Views:62 Author:XIANSHUN Publish Time: 2018-12-28 Origin:Site
Saving water in the garden is just as important as in the home. Mulching, collecting rainwater and planting drought-resistant plants can help shrink your sprinkling.It’s important to save water in the garden for two reasons. First, to save money if you’re on a water meter – 40% of us, and rising, are. Second, because at peak demand up to 70% of our water supply can be used in gardens, which forces suppliers to use groundwater and take it from streams. This can cause environmental damage and increase water prices. Here are five ways to minimize your use of water in the garden.
Update your irrigation system with a smart controller. A slightly larger investment ($300 to several thousand dollars) will buy you a weather-based irrigation controller capable of improving your watering efficiency by up to 40%. If your water bill has been large it will probably pay itself back within a couple of years.
Eliminate leaks. According to the EPA, a single 1/32” diameter leak on a hose, emitter or outdoor faucet can waste more than 6,000 gallons of water in a year. Imagine the cost if you have multiple leaks! Outdoor leaks are especially prone to waste because they often aren’t noticed. If you hire a competent landscape company to maintain your lawn, you won’t have to worry because they will check for leaks at each visit. However, if you do your own maintenance, be sure to put leak inspection on your weekly list.
Water at the right time.Many of us over-water our gardens. This is not only wasteful, it means we’re doing more work than we need to. To check if you need to water or not, look at the soil about a spade-deep down. If it’s damp, it’s fine; if it’s dry, it’s time to water. If you have clay soil, it might feel damp whether it’s irrigated or not and sandy soil can feel dry, even if it has water in it. If this is the case, watch your plants and when they start to show signs of water stress – when leaves change position or get darker – note how the soil looks and feels. This way you can get more of an idea of what your soil is like when it has too little water.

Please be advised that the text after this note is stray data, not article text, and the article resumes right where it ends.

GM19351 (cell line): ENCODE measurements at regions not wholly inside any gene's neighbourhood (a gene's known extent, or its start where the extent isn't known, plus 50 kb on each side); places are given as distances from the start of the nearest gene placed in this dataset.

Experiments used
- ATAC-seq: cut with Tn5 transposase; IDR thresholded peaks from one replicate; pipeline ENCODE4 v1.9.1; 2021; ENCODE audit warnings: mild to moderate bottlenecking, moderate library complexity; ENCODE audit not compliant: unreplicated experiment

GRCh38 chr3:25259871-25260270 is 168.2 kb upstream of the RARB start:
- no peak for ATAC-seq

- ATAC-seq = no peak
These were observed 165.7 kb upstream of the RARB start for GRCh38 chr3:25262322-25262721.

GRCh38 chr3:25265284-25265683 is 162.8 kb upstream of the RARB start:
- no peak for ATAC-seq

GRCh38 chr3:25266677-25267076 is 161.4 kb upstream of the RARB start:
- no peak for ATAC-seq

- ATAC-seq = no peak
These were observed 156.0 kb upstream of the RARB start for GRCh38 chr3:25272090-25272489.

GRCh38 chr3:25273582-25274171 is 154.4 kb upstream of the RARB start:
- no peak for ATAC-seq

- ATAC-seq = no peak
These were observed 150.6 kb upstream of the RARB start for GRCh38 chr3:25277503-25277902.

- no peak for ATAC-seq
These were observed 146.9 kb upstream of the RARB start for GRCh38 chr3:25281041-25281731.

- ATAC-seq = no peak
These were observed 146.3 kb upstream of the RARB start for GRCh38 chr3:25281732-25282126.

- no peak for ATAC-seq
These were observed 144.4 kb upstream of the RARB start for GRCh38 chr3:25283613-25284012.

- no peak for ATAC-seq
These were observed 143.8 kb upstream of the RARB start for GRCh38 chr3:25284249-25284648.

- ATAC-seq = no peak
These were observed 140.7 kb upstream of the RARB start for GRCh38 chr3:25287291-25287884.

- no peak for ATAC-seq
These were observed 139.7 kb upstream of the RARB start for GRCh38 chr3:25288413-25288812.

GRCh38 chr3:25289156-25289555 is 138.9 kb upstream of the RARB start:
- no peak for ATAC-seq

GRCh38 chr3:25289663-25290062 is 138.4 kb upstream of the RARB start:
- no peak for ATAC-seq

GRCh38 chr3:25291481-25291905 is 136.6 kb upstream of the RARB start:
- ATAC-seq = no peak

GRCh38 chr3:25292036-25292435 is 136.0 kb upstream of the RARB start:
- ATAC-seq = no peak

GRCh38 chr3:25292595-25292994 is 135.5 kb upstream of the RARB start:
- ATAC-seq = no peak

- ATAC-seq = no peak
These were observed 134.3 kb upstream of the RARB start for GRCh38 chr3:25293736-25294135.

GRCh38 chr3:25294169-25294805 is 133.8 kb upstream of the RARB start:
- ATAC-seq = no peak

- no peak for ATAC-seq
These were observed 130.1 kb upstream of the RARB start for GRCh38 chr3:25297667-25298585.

Watering the garden before a drought sets in keeps the soil’s moisture levels up and helps prevent a water deficit. You should also water plants in the evening when it’s cooler, to reduce evaporation.
Use the right amount of water.This depends on the soil type. Light sandy soils need watering more often than heavy soils. Clay-based soils can be watered less frequently, but need more water. The Royal Horticultural Society’s rule of thumb is that for plants to keep growing, up to 24 litres per sq metre (5.2 gallons per 10 sq ft) every seven to 10 days is sufficient. That’s about two and a half 10 litre watering cans worth per sq metre.
Water the soil, not the leaves. Water at the root zone to keep evaporation to a minimum. Keeping water off your plants’ leaves will also help control fungal diseases and prevent sunscald. A professionally-designed irrigation system – drip or otherwise – is far better at proper water delivery than the simple lawn sprinklers you can buy in the hardware store. It is an investment that will pay for itself over time in reduced water bills and healthier plants.